Should Your Restaurant Pool Tips?

When it comes to tips, servers rely heavily on what little extra money customers give them to scrape by. Most restaurants rely on either tipping out or pooling tips to manage everything that waitstaff gets in a night, and the method they choose determines whether servers keep what they make or combine all of it for even distribution amongst staff.

What counts as a tip? This is the first thing you need to determine before handling the money. Service charges don’t count toward the total, but credit cards do although some restaurants subtract the processing fee first before giving it to workers. Before making any decisions, first understand what counts as a tip. Then talk to your workers and see how they feel about pooled tipping.

Pros and Cons of Pooling Tips

Tip pooling doesn’t always mean collecting all of the money for redistribution; it can also apply to only a portion of the night’s tips. Most restaurants claim that tip pooling equally compensates all staff members for a hard night’s work, but some employees have concerns that that’s an excuse to lower the restaurant’s base wage. Pooling tips tends to work best in QSRs and environments where multiple services are combined to one payment point; i.e. there’s a cashier and a barista who work together on each order even though only one of them has direct interactions with the customer. They both work equally hard and that teamwork should garner them equal pay. However this isn’t the structure at all restaurants.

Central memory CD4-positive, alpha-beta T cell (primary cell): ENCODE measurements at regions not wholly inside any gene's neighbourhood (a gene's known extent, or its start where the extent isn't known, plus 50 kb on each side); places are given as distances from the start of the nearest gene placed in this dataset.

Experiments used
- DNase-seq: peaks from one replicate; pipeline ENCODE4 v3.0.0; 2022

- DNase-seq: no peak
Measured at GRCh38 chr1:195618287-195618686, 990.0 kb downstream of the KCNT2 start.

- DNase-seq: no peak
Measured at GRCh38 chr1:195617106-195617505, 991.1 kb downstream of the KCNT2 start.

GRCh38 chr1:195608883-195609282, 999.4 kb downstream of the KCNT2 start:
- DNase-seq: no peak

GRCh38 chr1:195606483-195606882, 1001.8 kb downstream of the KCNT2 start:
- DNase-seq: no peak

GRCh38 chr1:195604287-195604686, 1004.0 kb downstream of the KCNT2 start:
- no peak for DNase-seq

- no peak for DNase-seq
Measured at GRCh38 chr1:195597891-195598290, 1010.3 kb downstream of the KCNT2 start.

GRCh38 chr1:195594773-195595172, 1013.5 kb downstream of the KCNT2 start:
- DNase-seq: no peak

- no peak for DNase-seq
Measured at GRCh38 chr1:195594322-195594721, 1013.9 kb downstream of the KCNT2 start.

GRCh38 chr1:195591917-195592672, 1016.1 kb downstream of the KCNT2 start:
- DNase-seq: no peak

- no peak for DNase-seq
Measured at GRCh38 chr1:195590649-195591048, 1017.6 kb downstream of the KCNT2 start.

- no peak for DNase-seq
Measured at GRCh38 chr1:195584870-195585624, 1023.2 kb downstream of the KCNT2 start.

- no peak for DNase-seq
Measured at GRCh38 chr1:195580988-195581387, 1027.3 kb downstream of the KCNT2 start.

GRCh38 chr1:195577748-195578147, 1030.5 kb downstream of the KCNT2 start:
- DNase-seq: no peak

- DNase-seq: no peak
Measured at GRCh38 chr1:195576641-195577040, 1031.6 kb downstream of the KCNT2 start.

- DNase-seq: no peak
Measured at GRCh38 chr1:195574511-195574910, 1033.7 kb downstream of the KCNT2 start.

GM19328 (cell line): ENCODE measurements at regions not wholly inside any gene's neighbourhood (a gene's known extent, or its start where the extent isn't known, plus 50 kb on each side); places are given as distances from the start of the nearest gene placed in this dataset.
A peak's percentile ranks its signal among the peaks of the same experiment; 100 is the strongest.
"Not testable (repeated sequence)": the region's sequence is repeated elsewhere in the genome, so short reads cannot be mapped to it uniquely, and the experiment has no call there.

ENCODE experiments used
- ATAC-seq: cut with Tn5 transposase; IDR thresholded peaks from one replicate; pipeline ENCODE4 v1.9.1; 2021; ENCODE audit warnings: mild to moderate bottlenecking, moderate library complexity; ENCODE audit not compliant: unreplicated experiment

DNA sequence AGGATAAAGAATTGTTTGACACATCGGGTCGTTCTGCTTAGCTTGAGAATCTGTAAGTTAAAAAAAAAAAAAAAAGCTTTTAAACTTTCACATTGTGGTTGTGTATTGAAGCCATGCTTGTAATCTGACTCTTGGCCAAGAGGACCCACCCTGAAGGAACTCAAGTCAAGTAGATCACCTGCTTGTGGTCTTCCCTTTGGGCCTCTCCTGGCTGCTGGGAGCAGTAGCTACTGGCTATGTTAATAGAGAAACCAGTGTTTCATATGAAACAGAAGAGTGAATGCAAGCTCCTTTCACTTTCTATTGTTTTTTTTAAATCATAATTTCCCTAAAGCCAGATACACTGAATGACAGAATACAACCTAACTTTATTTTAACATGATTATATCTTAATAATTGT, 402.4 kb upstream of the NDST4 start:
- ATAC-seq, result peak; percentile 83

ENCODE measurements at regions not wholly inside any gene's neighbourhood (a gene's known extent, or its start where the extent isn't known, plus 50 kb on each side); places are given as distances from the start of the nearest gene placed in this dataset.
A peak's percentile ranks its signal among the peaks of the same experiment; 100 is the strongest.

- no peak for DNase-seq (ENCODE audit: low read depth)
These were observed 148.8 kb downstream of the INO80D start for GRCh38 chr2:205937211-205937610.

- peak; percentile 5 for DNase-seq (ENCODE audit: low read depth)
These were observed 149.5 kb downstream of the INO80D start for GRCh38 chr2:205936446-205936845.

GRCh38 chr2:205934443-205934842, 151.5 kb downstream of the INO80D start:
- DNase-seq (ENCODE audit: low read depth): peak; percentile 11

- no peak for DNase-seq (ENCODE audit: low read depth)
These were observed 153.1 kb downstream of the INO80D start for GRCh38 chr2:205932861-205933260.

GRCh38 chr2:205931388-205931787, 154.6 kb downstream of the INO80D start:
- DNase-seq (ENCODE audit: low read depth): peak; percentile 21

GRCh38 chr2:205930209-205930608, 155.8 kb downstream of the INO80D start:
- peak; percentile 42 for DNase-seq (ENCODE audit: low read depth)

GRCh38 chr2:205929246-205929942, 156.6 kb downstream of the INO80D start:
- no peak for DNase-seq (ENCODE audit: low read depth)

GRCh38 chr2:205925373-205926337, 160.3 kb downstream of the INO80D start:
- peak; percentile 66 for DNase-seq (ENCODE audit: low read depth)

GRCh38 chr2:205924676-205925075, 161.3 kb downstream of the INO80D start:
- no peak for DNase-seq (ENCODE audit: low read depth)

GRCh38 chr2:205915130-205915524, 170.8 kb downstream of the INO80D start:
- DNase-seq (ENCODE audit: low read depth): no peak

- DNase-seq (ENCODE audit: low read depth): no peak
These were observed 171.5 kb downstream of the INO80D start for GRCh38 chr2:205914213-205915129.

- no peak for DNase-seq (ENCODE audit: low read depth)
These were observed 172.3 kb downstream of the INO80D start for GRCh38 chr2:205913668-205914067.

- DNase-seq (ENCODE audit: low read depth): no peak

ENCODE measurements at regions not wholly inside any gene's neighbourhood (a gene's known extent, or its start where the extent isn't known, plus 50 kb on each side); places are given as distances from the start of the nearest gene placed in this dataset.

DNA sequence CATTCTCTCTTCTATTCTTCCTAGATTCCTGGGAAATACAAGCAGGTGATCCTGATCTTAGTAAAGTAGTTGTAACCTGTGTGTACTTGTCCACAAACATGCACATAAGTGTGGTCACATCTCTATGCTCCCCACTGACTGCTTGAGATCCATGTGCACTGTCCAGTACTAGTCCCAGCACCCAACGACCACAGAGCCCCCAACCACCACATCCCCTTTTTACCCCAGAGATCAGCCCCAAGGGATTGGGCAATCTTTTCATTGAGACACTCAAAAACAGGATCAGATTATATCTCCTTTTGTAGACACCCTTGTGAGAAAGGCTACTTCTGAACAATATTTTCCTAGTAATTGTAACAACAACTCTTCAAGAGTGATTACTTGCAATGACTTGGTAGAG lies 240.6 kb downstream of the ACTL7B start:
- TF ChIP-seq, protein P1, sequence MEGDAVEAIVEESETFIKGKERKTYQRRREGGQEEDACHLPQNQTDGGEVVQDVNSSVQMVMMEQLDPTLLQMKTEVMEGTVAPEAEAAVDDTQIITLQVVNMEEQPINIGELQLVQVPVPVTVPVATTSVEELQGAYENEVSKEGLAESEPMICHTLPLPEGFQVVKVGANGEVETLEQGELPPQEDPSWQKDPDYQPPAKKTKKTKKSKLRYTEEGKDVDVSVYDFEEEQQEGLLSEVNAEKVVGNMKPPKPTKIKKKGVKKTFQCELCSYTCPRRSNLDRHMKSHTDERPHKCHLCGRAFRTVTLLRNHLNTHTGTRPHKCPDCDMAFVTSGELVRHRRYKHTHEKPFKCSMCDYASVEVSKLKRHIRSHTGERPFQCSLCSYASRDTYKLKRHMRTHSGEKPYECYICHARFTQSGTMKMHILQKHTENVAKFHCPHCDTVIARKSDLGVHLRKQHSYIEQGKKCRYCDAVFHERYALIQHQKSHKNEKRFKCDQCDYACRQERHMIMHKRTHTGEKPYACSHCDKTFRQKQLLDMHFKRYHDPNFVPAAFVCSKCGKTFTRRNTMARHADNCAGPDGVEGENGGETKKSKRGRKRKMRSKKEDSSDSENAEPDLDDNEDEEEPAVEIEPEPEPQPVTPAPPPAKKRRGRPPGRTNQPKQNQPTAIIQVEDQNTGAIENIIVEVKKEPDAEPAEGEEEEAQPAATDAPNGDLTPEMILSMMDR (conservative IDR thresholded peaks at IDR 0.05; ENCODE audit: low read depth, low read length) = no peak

Pros of pooling tips:

  • It makes for simpler payroll since it’s easy to calculate how much each worker takes home in a day.
  • It can create a collaborative workplace environment where everyone feels incentivized to help each other out. Supporting coworkers during rough days will get repaid on a day when you’re struggling too. Everyone gets an equal share of the profit, so everyone wants to work together.
  • New employees can find this very useful as they have time to train and get better at the job without worrying too much about losing out on tips. They can pass off hard tables who might be big spenders to more seasoned employees without fear, which means the customers are happier and better taken care of too.
  • It may incentivize the back of house staff to work their hardest no matter how slow or busy the restaurant is.

Cons of pooling tips:

  • It can lower overall morale, especially that of your most hardworking employees. If they’re doing their best but see others slacking off and then are expected to hand over a portion of their tips to their less-skilled coworkers, they’re bound to get frustrated and their overall performance will suffer.
  • Seasoned, respected employees will grow disgruntled that they’re expected to take on the bulk of the work, or the more challenging work, for no additional benefits.
  • Servers very often make less than the back of house staff, especially if they’re earning lower than minimum wage (the federal tipped minimum wage is $2.13). When they have to share their tips with employees who make a full salary, it can cause animosity and ill will amongst staff members when they should be working together.

Disgruntled employees are a huge issue. The restaurant industry suffers from famously high turnover rates, and overall retention is bad in food service. It costs so much time, money and effort to constantly hire and train new employees that it’s hugely detrimental for businesses to lose any more because of a poor tipping structure.